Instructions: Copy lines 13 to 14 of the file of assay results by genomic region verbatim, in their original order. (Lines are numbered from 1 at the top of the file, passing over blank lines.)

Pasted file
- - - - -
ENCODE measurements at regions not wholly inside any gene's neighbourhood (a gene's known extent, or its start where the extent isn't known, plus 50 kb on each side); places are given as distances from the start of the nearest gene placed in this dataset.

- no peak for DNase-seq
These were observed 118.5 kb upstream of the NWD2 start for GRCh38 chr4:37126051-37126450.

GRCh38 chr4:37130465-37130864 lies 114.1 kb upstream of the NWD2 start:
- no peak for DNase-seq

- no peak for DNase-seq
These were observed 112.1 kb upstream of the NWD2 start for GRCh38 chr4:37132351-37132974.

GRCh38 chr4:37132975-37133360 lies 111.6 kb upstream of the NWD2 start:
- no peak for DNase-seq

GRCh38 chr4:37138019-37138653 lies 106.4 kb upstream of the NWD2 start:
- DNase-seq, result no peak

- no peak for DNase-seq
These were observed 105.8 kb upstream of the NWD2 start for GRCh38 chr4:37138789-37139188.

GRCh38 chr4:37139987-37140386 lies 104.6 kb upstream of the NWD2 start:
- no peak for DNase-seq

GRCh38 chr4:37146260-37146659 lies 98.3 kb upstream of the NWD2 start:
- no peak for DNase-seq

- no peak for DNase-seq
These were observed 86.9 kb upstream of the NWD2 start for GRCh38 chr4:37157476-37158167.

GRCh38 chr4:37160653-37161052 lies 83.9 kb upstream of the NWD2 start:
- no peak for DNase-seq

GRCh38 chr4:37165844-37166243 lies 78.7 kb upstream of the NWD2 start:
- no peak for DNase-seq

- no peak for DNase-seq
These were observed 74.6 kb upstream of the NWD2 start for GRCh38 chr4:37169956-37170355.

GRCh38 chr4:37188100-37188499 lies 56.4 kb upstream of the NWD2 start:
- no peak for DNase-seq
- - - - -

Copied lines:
These were observed 105.8 kb upstream of the NWD2 start for GRCh38 chr4:37138789-37139188.

GRCh38 chr4:37139987-37140386 lies 104.6 kb upstream of the NWD2 start: